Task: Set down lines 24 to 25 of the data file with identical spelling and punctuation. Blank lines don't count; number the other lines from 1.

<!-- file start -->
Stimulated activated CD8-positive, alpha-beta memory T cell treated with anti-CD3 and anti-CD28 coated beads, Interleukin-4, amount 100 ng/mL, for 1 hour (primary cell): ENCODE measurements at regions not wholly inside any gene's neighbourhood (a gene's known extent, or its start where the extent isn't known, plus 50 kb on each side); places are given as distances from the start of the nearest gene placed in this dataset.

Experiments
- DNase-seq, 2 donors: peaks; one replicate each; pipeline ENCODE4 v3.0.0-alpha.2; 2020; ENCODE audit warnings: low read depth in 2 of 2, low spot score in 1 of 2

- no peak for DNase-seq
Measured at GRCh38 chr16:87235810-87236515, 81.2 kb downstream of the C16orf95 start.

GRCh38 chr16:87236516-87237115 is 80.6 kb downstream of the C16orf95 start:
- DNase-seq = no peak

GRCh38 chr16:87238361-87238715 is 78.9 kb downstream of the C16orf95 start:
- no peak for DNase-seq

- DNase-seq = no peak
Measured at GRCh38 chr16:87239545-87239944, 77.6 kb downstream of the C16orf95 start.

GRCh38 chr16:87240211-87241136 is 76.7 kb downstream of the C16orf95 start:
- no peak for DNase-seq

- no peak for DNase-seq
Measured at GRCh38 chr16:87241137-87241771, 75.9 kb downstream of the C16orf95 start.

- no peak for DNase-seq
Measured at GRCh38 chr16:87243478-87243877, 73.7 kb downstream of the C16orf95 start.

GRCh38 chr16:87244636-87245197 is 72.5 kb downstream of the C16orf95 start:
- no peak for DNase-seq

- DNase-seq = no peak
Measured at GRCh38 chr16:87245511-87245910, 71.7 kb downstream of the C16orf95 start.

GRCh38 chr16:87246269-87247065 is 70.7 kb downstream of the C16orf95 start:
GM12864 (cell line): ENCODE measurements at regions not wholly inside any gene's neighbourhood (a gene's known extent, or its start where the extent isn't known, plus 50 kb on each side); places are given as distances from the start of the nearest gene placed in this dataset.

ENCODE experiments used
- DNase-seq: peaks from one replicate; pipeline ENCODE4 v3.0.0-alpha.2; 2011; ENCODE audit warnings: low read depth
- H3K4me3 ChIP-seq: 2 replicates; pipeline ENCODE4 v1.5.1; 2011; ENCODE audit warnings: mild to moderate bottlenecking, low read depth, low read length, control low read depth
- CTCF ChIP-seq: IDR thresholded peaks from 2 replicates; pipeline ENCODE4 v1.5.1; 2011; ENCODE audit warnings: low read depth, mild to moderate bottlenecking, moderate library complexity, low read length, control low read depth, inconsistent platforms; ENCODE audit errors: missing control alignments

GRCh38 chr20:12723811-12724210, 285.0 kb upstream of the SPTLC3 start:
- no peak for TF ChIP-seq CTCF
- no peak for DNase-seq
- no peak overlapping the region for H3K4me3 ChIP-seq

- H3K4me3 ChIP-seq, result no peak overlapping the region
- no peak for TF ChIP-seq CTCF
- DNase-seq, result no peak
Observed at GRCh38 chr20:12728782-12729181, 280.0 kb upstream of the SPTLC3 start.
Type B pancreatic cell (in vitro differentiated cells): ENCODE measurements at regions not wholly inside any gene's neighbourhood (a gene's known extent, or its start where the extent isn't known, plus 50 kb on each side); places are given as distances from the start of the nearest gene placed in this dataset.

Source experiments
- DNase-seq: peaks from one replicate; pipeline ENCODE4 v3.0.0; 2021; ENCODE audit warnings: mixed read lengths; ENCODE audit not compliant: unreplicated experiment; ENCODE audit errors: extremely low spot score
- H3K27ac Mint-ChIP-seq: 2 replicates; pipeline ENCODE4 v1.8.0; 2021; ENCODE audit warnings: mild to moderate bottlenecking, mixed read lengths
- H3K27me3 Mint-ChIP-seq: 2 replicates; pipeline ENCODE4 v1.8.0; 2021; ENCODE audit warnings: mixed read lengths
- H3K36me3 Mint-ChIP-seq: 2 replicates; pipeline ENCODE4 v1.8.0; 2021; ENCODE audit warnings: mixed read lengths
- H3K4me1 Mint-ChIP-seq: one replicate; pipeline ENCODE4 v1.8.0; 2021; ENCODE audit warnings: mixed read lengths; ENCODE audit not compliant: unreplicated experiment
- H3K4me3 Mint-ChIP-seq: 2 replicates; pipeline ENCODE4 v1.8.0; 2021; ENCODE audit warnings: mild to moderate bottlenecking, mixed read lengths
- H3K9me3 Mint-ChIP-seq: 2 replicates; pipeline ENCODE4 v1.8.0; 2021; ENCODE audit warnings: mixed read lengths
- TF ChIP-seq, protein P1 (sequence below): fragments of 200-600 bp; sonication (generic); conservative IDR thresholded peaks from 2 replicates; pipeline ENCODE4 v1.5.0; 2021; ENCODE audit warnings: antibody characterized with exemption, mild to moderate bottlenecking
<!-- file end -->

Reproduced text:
ENCODE experiments used
- DNase-seq: peaks from one replicate; pipeline ENCODE4 v3.0.0-alpha.2; 2011; ENCODE audit warnings: low read depth